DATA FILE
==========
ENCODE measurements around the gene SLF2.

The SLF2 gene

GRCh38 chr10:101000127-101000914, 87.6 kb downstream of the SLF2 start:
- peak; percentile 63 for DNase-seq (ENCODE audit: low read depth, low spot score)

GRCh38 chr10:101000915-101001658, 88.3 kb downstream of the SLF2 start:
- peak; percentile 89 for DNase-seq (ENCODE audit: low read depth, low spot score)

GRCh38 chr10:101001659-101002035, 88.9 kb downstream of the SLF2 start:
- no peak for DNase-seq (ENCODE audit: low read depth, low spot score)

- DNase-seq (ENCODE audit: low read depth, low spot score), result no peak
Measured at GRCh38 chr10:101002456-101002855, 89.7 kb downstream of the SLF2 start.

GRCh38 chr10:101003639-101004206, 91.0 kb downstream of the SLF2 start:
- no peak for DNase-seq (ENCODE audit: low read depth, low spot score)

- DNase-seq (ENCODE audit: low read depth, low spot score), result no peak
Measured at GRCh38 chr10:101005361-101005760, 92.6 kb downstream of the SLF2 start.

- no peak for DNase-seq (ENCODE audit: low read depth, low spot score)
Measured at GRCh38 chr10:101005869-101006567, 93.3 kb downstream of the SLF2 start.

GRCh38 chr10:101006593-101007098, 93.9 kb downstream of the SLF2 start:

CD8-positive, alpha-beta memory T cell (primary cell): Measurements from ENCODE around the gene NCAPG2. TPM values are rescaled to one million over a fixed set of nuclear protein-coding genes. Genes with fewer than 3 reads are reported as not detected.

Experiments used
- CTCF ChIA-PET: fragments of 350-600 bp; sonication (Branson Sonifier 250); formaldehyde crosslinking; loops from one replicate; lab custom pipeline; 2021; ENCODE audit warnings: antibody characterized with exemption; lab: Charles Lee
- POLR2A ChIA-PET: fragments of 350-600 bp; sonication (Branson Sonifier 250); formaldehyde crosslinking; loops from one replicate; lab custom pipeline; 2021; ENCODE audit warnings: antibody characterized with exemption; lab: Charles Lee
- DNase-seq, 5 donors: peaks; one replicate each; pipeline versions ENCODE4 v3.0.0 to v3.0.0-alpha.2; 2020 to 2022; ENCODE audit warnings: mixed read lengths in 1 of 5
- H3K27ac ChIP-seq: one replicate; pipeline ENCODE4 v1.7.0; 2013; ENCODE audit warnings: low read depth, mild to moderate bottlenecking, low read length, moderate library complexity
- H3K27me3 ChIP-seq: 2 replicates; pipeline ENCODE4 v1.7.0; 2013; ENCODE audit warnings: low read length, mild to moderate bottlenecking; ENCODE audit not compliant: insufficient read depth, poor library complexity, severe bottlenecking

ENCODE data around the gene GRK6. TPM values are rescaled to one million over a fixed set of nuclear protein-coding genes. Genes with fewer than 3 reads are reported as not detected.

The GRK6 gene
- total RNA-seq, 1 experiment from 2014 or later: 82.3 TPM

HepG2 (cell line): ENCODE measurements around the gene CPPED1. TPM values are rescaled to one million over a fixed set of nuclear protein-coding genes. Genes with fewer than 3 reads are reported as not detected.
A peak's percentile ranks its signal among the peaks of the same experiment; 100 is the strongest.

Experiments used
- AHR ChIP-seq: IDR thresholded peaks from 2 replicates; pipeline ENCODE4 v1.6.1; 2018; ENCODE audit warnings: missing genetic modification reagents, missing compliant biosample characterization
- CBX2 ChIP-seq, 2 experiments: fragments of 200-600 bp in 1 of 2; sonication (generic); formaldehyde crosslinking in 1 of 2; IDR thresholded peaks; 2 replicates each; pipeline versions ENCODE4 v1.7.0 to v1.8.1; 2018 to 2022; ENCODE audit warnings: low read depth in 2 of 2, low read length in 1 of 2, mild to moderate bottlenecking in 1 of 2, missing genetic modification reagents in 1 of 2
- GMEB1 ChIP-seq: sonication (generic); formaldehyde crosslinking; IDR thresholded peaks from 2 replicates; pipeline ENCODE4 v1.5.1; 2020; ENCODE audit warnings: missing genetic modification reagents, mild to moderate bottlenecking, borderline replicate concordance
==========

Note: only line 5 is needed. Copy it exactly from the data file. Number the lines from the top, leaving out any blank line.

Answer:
GRCh38 chr10:101000915-101001658, 88.3 kb downstream of the SLF2 start: